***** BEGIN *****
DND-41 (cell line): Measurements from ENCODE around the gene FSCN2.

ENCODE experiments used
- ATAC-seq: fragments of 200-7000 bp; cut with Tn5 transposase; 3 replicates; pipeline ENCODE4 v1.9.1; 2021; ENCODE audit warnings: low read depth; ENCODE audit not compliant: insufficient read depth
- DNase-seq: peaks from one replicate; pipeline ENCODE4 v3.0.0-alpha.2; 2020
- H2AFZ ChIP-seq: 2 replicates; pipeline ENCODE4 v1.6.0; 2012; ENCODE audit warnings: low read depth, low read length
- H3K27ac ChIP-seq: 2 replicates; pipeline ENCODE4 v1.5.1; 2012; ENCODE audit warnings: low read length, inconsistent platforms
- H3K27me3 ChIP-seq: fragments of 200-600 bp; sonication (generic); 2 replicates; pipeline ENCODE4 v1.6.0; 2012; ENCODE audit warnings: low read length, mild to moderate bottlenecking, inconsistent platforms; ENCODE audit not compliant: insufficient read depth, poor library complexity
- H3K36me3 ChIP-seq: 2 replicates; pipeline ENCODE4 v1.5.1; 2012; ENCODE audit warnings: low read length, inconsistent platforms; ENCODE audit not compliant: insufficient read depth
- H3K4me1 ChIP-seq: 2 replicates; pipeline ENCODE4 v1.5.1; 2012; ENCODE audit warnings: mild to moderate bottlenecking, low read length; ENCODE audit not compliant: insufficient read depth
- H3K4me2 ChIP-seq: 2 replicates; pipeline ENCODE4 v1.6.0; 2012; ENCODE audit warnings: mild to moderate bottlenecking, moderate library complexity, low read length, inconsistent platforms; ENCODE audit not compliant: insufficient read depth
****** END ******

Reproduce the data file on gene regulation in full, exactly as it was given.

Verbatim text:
DND-41 (cell line): Measurements from ENCODE around the gene FSCN2.

ENCODE experiments used
- ATAC-seq: fragments of 200-7000 bp; cut with Tn5 transposase; 3 replicates; pipeline ENCODE4 v1.9.1; 2021; ENCODE audit warnings: low read depth; ENCODE audit not compliant: insufficient read depth
- DNase-seq: peaks from one replicate; pipeline ENCODE4 v3.0.0-alpha.2; 2020
- H2AFZ ChIP-seq: 2 replicates; pipeline ENCODE4 v1.6.0; 2012; ENCODE audit warnings: low read depth, low read length
- H3K27ac ChIP-seq: 2 replicates; pipeline ENCODE4 v1.5.1; 2012; ENCODE audit warnings: low read length, inconsistent platforms
- H3K27me3 ChIP-seq: fragments of 200-600 bp; sonication (generic); 2 replicates; pipeline ENCODE4 v1.6.0; 2012; ENCODE audit warnings: low read length, mild to moderate bottlenecking, inconsistent platforms; ENCODE audit not compliant: insufficient read depth, poor library complexity
- H3K36me3 ChIP-seq: 2 replicates; pipeline ENCODE4 v1.5.1; 2012; ENCODE audit warnings: low read length, inconsistent platforms; ENCODE audit not compliant: insufficient read depth
- H3K4me1 ChIP-seq: 2 replicates; pipeline ENCODE4 v1.5.1; 2012; ENCODE audit warnings: mild to moderate bottlenecking, low read length; ENCODE audit not compliant: insufficient read depth
- H3K4me2 ChIP-seq: 2 replicates; pipeline ENCODE4 v1.6.0; 2012; ENCODE audit warnings: mild to moderate bottlenecking, moderate library complexity, low read length, inconsistent platforms; ENCODE audit not compliant: insufficient read depth